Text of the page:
AT&T CEO: We Can Invest In Our Company Despite Net Neutrality Because It’ll Lose In Court Anyway

All of the big ISPs hate the FCCs new net neutrality rule. They’ve been protesting the agency’s decision since before it was even made. And yet the top executives at the cable ISPs have all by now explained why net neutrality is not actually a threat to their businesses, and this week was AT&T CEO Randall Stephenson’s turn.

AT&T spent the duration of the net neutrality fight trying their hardest to make “regulation stifles innovation” a self-fulfilling prophecy. On the heels of the White House’s call for the FCC to use Title II for net neutrality, last year, AT&T promptly issued a threat basically to take their ball and go home. Just a few months after announcing they might do a huge expansion of their gigabit fiber offerings, AT&T did an about-face, claiming that the plans were on hold due to the potential of strong net neutrality regulation.

At the time, AT&T CEO Randall Stephenson told investors, “We can’t go out and invest that kind of money deploying fiber to 100 cities not knowing under what rules those investments will be governed.”

Of course, the ISPs did not get their way, back in February, and the FCC vote to adopt the new rule. And in passing their regulation, the commission called everyone’s “this will stop us from investing” bluff.

So how is AT&T’s Stephenson now justifying his company’s continued well-being and failure to collapse into a pile of bankrupt ashes?

“The exact comment I made,” he said in an interview with CNBC this week, “was, we’re going to put a pause on our new broadband deployment plans until we see how these rules came out. We have seen how the rules came out.”

And yes, there is a truth to that: we have all now seen the new rule. But AT&T hates that new rule. They expressed disappointment in the FCC for actually regulating. They have been warming up their legal challenges since before the rule was even adopted. And they are now among the many parties filing the giant slate of lawsuits against the FCC to halt that rule.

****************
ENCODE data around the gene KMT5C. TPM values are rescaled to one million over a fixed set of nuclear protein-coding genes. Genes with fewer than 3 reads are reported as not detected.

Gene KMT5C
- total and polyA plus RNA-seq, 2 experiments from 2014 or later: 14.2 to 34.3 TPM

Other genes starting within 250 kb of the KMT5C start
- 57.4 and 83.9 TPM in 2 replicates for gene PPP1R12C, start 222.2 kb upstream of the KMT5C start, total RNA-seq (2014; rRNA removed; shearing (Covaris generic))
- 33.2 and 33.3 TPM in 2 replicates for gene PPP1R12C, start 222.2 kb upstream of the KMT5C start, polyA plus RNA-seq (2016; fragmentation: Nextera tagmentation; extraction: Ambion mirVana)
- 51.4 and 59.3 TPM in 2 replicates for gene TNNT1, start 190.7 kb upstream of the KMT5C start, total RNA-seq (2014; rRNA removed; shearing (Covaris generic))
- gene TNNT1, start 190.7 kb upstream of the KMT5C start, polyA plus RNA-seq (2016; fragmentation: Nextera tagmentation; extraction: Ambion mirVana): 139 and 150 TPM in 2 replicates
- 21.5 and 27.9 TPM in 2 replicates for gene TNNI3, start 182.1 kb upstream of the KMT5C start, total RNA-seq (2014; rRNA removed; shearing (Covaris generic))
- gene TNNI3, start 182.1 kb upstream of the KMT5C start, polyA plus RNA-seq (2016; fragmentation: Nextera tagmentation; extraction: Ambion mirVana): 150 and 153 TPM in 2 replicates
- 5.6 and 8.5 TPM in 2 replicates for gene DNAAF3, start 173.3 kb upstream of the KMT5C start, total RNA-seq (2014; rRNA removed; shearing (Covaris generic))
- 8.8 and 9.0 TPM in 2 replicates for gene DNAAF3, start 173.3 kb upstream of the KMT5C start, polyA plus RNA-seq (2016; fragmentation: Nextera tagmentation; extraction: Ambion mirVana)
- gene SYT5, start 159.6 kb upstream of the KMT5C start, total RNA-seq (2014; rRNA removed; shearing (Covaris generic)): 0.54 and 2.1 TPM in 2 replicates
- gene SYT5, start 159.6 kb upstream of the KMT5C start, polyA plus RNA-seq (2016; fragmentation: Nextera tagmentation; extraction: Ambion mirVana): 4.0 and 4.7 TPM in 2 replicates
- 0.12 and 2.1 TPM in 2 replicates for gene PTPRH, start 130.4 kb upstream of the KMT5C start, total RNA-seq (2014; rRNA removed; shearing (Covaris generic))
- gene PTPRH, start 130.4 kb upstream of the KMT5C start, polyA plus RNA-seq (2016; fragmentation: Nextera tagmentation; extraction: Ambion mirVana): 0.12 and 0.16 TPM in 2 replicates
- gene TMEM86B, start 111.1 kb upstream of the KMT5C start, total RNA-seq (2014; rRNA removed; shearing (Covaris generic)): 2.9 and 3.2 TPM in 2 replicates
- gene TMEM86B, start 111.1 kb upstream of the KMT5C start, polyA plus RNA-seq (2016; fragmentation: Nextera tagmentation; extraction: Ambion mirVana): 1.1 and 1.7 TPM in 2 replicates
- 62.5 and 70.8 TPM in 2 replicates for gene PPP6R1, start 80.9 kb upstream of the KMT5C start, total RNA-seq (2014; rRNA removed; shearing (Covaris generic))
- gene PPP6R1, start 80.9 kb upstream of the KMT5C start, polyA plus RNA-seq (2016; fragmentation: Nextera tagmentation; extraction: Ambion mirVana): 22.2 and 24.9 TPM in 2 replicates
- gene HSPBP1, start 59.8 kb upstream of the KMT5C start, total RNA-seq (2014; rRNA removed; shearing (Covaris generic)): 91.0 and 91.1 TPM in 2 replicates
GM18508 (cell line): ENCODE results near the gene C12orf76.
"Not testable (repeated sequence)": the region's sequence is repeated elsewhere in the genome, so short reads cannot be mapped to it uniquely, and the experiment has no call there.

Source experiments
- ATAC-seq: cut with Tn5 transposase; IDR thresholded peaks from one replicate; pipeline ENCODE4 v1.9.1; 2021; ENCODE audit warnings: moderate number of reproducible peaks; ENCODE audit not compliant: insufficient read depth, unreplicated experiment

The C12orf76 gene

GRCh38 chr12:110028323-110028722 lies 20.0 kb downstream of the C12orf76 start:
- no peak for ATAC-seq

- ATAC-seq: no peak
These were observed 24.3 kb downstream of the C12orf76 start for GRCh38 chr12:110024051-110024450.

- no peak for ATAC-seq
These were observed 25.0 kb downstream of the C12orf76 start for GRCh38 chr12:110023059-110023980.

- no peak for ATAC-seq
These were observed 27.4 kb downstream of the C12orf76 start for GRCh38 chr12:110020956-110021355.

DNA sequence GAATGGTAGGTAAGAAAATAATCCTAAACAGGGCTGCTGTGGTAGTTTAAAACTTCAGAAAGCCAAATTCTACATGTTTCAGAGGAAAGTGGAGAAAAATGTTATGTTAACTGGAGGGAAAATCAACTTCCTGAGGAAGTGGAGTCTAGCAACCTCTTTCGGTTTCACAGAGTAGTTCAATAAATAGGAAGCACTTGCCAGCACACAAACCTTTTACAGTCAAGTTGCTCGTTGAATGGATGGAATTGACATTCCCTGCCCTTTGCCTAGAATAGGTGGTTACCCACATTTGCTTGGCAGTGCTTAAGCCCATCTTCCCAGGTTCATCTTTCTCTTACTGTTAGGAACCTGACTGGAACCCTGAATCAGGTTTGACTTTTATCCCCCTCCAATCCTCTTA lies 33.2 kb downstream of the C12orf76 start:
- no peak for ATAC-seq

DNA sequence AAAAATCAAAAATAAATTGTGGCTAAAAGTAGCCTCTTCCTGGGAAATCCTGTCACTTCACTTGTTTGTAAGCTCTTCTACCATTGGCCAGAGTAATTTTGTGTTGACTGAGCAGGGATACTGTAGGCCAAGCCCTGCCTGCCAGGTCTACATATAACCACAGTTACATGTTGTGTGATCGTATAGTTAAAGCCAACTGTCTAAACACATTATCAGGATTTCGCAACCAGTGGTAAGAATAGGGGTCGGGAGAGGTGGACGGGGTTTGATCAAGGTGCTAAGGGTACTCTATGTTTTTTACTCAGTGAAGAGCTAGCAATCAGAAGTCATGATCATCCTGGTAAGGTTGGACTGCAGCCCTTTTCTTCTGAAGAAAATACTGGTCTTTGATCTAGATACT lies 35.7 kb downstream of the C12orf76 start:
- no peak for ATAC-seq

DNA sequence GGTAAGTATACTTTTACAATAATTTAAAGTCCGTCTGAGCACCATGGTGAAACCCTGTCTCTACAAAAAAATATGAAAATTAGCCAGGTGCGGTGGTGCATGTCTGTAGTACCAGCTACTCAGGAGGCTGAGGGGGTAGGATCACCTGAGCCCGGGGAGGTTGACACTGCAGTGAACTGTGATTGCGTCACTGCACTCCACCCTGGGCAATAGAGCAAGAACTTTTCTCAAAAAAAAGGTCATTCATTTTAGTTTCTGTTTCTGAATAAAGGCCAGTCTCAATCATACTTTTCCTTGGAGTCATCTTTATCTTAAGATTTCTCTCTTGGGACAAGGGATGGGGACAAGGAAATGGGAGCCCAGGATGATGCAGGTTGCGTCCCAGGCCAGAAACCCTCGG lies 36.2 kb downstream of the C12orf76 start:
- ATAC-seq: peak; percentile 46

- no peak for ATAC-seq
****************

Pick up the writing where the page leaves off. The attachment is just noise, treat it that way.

So why is supposedly disastrous new regulatory environment suddenly not so bad for AT&T? Because they don’t expect it to last.

“As we read those rules, we do believe they’re subject to modification by the courts and remand by the courts to the FCC,” said Stephenson, which translated from the legalese to the English means they expect the courts to toss the rule back to the FCC for major edits, or to invalidate it entirely.

“Based on our reading of the Title II order that came out, we’re operating and we’re investing under the scenario that these rules will probably be changed,” Stephenson said. “We don’t think this rulemaking is sustainable from a legal standpoint, but the courts will decide that.”

And if the lawsuits fail, well, there’s always Capitol Hill. “Irrespective,” continued Stephenson, “the Congress seems inclined to make a change here so we really think these rules will be modified to a format that will be conducive to investment in the long haul.”

However, should Congress not fall into line, Stephenson has a plan C: the White House changing hands in the 2016 election, and the FCC’s current 3-2 party split swapping majorities. “Title II was put in place with a 3-2 vote of this commission. Title II could be changed by a 3-2 vote from another commission,” said Stephenson. “There’s just a lot of moving parts here. We think it’s unlikely the rules will stay in place like they are in the long term.”

Of Stephenson’s A, B, and C plans, the courts are probably the most likely. A Congressional solution has supporters but not enough of them, and also faces strong opposition. And as for the FCC changing its tune later? As we’ve described before, it’s possible that they could, but it’s deeply unlikely without an external force prompting it, and it would go through the same lengthy rulemaking process as before.

And so, the courts. But the FCC has been prepared for the inevitable lawsuits for many months, and crafted the entire new rule with the court’s tossing-out of the 2010 rule in mind. FCC chairman Tom Wheeler is confident that the FCC can win on this round.

And yet, in terms of AT&T and others continuing to invest in their own companies and company infrastructure, net neutrality pretty much doesn’t matter. Companies are going to do whatever makes them money, and the internet is — and will not stop being — big business.

Why net rules no longer an investment barrier: AT&T [CNBC via Ars Technica]

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